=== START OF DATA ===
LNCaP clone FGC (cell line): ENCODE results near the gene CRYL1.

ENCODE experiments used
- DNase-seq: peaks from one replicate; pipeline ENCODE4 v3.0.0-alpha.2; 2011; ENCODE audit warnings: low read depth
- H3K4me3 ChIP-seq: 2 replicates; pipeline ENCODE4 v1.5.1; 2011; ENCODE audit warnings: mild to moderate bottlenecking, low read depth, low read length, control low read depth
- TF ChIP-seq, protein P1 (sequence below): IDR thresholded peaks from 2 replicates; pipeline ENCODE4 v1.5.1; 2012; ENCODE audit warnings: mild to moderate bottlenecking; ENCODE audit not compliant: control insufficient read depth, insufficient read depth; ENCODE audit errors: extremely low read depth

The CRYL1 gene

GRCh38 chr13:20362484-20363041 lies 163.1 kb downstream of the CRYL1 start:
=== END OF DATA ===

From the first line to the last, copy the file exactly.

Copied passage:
LNCaP clone FGC (cell line): ENCODE results near the gene CRYL1.

ENCODE experiments used
- DNase-seq: peaks from one replicate; pipeline ENCODE4 v3.0.0-alpha.2; 2011; ENCODE audit warnings: low read depth
- H3K4me3 ChIP-seq: 2 replicates; pipeline ENCODE4 v1.5.1; 2011; ENCODE audit warnings: mild to moderate bottlenecking, low read depth, low read length, control low read depth
- TF ChIP-seq, protein P1 (sequence below): IDR thresholded peaks from 2 replicates; pipeline ENCODE4 v1.5.1; 2012; ENCODE audit warnings: mild to moderate bottlenecking; ENCODE audit not compliant: control insufficient read depth, insufficient read depth; ENCODE audit errors: extremely low read depth

The CRYL1 gene

GRCh38 chr13:20362484-20363041 lies 163.1 kb downstream of the CRYL1 start: